SAN DIEGO, Calif. (KERO) — Stay at home orders, mask mandates, social distancing - California's regulations are making it difficult to continue traditional holiday festivities. Adam Racusin explains the impact on businesses across the state and how they're shifting how they operate to stay open.
The Holiday Bowl has been finishing off the football season in San Diego for more than 40 years. Bringing with it two high profile college football's teams and a waterfront parade. But like many other things in 2020 this year's game won't be played.
"Making this decision was agonizing but when we take a step back and look at it - it was absolutely the right decision," said Mark Neville, Executive Director of the SDCCU Holiday Bowl.
Before you say it's just a football game you need to follow the money. Over the last decade, the event has averaged about $31 million in economic benefit annually for the San Diego region.
"It takes place during the slowest period of the year. The Christmas to New Year's period. Were it not for the Holiday Bowl there'd be very few people in town, very few out of towners here enjoying our city," added Neville.
This year holiday events across the state are feeling the impact.
Michael Arnold is the coordinator for the Cambria Christmas Market and Lights at Cambria Pines. The event normally draws in guests from across the world. To stay within state health guidelines they canceled the market and focused on the millions of lights.
"We're seeing probably 10 percent of our normal attendance. So it is a big effect. We're fortunate that our hotel is on-site so it does stay pretty busy," said Arnold. "The Christmas Market on a normal year really brings a lot of tourism to Cambria so it's great for all the local shops and other hotels as well so in that aspect we're certainly feeling it in the town of Cambria."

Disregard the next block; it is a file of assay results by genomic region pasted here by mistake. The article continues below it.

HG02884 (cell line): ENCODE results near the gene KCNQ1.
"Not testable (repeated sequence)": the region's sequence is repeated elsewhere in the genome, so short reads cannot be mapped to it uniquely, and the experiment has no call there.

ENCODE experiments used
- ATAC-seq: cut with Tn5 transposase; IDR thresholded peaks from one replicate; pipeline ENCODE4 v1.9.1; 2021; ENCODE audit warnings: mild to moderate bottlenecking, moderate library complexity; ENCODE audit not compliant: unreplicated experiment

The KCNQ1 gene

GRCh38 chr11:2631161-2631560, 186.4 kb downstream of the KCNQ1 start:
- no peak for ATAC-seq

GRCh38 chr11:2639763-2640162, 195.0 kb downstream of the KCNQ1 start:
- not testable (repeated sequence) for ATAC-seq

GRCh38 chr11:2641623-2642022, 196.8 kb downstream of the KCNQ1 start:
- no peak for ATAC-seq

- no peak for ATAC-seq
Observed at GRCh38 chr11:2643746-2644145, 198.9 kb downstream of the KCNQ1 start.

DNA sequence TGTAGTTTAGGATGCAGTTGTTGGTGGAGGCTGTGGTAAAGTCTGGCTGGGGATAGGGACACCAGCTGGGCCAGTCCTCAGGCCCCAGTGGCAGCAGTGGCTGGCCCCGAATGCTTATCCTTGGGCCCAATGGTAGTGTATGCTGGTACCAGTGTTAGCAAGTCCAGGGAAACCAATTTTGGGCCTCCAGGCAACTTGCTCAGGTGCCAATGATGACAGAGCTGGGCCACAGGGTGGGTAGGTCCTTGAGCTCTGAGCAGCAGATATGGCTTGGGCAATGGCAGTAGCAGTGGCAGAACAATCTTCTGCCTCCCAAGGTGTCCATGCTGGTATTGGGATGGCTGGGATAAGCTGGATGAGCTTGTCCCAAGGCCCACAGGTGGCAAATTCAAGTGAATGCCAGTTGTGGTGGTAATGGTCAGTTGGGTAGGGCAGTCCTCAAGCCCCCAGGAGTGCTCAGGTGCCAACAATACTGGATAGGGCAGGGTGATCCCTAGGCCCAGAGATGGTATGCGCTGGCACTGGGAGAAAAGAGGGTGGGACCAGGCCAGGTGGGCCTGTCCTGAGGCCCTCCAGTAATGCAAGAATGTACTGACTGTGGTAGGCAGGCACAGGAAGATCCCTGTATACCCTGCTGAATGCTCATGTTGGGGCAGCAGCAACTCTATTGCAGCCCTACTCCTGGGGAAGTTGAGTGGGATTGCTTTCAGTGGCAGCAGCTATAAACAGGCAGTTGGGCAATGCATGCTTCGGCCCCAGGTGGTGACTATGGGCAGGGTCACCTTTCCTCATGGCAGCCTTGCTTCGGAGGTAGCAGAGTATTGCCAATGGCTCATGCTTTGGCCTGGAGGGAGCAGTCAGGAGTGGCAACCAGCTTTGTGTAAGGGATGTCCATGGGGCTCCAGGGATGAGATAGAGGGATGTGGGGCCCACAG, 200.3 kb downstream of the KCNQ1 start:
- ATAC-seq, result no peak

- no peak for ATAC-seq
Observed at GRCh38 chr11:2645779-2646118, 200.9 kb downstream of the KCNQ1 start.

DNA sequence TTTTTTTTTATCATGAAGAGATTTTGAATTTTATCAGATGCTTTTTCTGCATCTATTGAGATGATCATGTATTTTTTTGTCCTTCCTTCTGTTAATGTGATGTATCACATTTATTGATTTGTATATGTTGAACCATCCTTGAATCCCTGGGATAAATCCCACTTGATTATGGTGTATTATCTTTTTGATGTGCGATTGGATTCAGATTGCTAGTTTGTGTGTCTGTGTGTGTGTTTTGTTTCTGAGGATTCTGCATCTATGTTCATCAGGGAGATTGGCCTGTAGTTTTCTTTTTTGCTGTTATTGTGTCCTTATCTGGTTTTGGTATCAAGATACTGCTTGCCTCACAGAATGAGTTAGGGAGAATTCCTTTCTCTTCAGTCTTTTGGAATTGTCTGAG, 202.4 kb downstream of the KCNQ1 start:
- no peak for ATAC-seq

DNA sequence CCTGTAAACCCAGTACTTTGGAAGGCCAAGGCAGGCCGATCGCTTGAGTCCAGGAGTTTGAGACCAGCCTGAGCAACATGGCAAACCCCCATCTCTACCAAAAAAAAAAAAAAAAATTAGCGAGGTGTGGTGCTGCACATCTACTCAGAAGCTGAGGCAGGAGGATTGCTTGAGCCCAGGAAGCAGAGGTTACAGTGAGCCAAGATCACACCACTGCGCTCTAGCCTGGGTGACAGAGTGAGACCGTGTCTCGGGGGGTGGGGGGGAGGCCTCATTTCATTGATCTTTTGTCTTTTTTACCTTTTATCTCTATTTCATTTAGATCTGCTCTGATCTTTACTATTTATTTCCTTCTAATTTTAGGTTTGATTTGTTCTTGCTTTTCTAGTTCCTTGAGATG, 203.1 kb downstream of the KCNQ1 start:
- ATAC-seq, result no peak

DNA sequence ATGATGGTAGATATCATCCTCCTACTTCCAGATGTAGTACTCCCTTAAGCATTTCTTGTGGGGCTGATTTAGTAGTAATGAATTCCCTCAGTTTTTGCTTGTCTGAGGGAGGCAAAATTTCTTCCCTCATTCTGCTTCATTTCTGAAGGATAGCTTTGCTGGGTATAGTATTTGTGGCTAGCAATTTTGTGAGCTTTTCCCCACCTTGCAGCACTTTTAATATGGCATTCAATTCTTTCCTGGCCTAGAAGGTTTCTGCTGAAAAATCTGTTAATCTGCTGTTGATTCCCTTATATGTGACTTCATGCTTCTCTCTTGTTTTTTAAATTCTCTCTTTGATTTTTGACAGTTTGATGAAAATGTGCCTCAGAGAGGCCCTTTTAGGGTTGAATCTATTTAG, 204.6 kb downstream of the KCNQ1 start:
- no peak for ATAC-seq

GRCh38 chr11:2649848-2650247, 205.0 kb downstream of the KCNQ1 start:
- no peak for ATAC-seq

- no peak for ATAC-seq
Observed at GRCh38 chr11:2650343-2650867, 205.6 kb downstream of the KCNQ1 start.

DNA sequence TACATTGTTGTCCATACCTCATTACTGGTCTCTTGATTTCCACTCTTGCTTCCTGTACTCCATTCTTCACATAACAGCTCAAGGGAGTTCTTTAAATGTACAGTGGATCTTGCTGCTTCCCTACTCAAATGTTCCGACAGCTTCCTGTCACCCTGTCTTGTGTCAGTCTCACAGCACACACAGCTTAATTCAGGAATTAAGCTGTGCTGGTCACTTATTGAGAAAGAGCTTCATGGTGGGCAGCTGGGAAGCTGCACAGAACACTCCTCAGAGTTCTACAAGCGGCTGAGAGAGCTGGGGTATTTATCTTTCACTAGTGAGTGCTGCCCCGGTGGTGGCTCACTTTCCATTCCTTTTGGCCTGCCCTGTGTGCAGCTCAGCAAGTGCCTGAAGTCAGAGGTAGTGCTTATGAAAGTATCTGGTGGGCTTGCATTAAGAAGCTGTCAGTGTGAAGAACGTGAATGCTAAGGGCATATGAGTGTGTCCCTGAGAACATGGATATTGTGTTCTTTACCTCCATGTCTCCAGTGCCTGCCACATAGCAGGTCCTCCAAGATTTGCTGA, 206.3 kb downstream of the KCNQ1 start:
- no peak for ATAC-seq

About two and half hours east is a similar situation. The show at Christmas Town in Bakersfield will go on just with some major modifications. They doubled the size of the light show.
"We don't' have the ice-skating rink or the bounce houses or the laser tag or the snow hill or shooting the abominable snowman that was always what the dads liked to do," explained Mike Ross. "With this kind of year you know I think a lot of people were just glad we were able to get open they loved the new addition to the lights"
This year the traditions you've known from the past might look a little different. Instead of canceling those behind so many celebrations decided to press on.